FOR IMMEDIATE RELEASE
December 8, 2008
Contact: Dr. Ronald Wells, Director of the Maryville Symposium
Over a delightful September weekend, with the Smoky Mountains of Tennessee as a majestic backdrop, Maryville College hosted its second-annual Symposium on Faith and the Liberal Arts.
This year, 55 scholars gathered to discuss the theme "Discerning a Moral Environmental Ethic." Dr. Holmes Rolston, III, who is widely known as the parent of environmental ethics as an academic discipline, was the keynote speaker for the Symposium and opened the event with his paper "Caring for Nature: From Respect to Reverence." In addition to work as distinguished professor of philosophy at Colorado State University, Rolston is also an ordained minister in the PC(USA) and once served a church in Bristol, Va.
"The idea behind the Maryville Symposiums is this: Each year Maryville College chooses a ‘big idea' that emerges from liberal arts education, especially in a church-related context," explained Symposium Director Dr. Ronald Wells. "Significant scholars of national reputation are invited to speak. And for two days, people from academic and religious life from throughout the Southeast come to have civil conversation."
Other scholars participating in the 2008 Maryville Symposium included Dr. Steven Bouma-Prediger, the John Jacobson Professor of Religion at Hope College, who presented "Shalom and the Character of Earthkeeping." Scholars from Maryville College who presented papers and led plenary discussions included Associate Professors of Biology Dr. Ben Cash and Dr. Drew Crain; Professor of Religion Dr. Margaret Parks Cowan; and Associate Professor of Political Science Dr. Mark O'Gorman.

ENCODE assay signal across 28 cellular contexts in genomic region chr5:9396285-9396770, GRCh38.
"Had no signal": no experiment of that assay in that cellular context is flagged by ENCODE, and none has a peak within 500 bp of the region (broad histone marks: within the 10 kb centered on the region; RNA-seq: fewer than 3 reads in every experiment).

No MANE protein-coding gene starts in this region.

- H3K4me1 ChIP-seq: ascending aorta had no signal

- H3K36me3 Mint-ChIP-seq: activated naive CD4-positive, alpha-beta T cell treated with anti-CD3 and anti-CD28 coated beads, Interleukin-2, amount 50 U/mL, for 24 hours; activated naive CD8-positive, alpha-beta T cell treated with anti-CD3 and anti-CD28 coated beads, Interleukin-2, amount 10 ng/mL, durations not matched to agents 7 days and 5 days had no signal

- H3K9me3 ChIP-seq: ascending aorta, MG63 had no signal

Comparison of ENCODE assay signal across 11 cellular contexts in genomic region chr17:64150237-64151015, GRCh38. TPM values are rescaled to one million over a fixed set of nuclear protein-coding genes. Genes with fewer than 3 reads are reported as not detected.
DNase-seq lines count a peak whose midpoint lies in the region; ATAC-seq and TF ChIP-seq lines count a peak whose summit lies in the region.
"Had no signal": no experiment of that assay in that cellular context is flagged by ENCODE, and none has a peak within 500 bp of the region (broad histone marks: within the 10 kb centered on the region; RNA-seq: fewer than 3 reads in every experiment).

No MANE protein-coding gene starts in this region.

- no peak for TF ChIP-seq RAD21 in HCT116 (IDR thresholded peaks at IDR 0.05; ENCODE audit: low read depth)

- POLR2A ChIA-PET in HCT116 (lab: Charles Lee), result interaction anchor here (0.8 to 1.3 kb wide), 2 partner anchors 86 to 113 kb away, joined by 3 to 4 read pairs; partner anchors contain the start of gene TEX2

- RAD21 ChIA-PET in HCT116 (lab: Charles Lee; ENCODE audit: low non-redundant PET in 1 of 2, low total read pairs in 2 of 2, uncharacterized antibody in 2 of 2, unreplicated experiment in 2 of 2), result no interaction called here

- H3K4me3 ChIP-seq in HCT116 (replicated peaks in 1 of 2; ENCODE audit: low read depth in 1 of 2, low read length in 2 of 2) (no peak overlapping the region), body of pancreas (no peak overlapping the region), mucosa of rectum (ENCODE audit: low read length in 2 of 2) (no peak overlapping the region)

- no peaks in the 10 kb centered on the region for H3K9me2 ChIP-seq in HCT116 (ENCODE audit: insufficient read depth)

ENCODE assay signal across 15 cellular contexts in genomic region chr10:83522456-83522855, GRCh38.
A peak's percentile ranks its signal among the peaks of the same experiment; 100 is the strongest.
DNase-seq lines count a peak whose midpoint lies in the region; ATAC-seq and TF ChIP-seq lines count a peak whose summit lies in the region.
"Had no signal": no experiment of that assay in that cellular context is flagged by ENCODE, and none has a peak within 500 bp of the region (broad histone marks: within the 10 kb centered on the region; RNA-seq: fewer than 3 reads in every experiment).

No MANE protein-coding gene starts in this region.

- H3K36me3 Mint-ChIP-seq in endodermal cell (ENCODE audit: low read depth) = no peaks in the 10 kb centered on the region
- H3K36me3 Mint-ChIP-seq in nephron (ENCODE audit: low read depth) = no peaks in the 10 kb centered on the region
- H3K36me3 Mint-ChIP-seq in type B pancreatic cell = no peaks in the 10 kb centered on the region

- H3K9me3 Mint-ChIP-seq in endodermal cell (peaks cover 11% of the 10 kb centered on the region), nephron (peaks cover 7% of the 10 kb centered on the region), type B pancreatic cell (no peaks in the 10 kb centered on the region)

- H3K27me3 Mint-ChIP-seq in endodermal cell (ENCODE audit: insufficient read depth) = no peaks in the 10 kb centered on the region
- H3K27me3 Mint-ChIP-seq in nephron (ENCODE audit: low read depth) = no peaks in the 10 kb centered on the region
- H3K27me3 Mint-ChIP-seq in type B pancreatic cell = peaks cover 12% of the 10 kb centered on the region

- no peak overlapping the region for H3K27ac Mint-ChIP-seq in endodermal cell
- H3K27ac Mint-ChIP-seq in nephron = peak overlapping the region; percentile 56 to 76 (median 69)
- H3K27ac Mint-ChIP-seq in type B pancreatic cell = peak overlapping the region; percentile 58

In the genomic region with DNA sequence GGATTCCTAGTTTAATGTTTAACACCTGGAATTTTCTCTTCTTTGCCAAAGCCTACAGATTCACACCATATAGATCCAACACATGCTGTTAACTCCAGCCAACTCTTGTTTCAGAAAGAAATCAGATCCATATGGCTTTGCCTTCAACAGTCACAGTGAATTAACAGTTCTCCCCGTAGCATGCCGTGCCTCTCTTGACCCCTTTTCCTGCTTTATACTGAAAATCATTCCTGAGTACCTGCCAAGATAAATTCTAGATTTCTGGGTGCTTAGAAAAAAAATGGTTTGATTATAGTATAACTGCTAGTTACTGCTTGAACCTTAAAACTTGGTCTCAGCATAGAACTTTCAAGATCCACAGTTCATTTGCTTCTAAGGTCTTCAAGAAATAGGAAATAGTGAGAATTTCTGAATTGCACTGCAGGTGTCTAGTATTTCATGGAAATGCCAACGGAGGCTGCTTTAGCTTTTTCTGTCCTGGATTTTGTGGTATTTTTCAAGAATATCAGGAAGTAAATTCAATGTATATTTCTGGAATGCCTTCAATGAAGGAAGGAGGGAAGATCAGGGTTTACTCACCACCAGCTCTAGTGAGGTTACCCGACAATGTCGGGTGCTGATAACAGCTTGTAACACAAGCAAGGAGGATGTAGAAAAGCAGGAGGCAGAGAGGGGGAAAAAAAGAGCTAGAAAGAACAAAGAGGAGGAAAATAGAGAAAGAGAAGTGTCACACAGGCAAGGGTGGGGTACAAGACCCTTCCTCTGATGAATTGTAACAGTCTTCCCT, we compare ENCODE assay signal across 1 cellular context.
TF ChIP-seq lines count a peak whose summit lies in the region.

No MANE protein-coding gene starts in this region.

"Those who attended the conference and who look forward to seeing the presentations in print agree that the Maryville Symposium is becoming one of the ‘signature' entities at Maryville College," Wells said. "Undergraduate teaching is our most important job, but holding a high quality scholarly conference that offers difficult subjects in an atmosphere of openness and grace is no mean achievement.
"Moreover, inviting moral inquiry in scholarship that conjoins the spirit of the liberal arts in a context that values faith springs from the twin pillars of the College's identity and aspiration," he continued. "There is nothing quite like it in the liberal arts colleges of the Southeast."
In Spring 2009, the College will publish the proceedings of the 2008 Symposium (Vol. 2). The small book will contain Holmes Rolston's keynote address as well as the papers and invited responses by the other scholars.
To receive a copy of last year's proceedings ("Finding a Moral Compass in a Global World") or to be put on the list to receive this year's volume ("Discerning a Moral Environmental Ethic"), contact Ronald Wells at 865.273.8882 or firstname.lastname@example.org.
The theme for the 2009 Maryville Symposium – scheduled for Sept. 25-26 – is "Religion and the Public Life." For more information, visit www.maryvillecollege.edu/symposium.
Maryville College is ideally situated in Maryville, Tenn., between the Great Smoky Mountains National Park and Knoxville, the state‘s third largest city. Founded in 1819, it is the 12th oldest institution of higher learning in the South and maintains an affiliation with the Presbyterian Church (USA). Known for its academic rigor and its focus on the liberal arts, Maryville is where students come to stretch their minds, stretch themselves and learn how to make a difference in the world. Total enrollment for the fall 2012 semester was 1,093.